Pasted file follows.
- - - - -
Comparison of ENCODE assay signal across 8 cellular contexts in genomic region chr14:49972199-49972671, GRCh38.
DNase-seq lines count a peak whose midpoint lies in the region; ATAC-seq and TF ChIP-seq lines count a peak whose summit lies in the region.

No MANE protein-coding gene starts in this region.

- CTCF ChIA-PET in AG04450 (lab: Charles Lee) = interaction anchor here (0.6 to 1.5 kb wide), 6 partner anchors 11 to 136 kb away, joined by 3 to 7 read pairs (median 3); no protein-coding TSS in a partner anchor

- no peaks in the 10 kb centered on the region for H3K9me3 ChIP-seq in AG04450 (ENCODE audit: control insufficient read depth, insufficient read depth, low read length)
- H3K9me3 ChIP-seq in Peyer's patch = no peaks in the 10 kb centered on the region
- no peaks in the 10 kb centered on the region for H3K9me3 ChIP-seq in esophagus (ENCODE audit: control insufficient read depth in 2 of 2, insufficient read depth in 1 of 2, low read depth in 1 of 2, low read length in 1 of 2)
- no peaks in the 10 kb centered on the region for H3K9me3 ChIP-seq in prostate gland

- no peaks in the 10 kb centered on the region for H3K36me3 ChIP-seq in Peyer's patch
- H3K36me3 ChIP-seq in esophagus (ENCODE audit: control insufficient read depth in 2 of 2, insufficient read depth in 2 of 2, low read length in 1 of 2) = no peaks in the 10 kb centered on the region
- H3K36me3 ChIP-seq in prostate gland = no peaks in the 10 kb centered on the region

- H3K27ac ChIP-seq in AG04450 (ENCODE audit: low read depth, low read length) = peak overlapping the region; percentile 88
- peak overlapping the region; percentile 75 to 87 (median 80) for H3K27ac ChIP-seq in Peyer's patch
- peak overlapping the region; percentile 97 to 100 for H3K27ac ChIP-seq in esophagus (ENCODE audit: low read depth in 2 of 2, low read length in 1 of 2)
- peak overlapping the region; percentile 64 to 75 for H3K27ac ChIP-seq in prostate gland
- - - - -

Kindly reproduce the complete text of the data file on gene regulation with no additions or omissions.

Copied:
Comparison of ENCODE assay signal across 8 cellular contexts in genomic region chr14:49972199-49972671, GRCh38.
DNase-seq lines count a peak whose midpoint lies in the region; ATAC-seq and TF ChIP-seq lines count a peak whose summit lies in the region.

No MANE protein-coding gene starts in this region.

- CTCF ChIA-PET in AG04450 (lab: Charles Lee) = interaction anchor here (0.6 to 1.5 kb wide), 6 partner anchors 11 to 136 kb away, joined by 3 to 7 read pairs (median 3); no protein-coding TSS in a partner anchor

- no peaks in the 10 kb centered on the region for H3K9me3 ChIP-seq in AG04450 (ENCODE audit: control insufficient read depth, insufficient read depth, low read length)
- H3K9me3 ChIP-seq in Peyer's patch = no peaks in the 10 kb centered on the region
- no peaks in the 10 kb centered on the region for H3K9me3 ChIP-seq in esophagus (ENCODE audit: control insufficient read depth in 2 of 2, insufficient read depth in 1 of 2, low read depth in 1 of 2, low read length in 1 of 2)
- no peaks in the 10 kb centered on the region for H3K9me3 ChIP-seq in prostate gland

- no peaks in the 10 kb centered on the region for H3K36me3 ChIP-seq in Peyer's patch
- H3K36me3 ChIP-seq in esophagus (ENCODE audit: control insufficient read depth in 2 of 2, insufficient read depth in 2 of 2, low read length in 1 of 2) = no peaks in the 10 kb centered on the region
- H3K36me3 ChIP-seq in prostate gland = no peaks in the 10 kb centered on the region

- H3K27ac ChIP-seq in AG04450 (ENCODE audit: low read depth, low read length) = peak overlapping the region; percentile 88
- peak overlapping the region; percentile 75 to 87 (median 80) for H3K27ac ChIP-seq in Peyer's patch
- peak overlapping the region; percentile 97 to 100 for H3K27ac ChIP-seq in esophagus (ENCODE audit: low read depth in 2 of 2, low read length in 1 of 2)
- peak overlapping the region; percentile 64 to 75 for H3K27ac ChIP-seq in prostate gland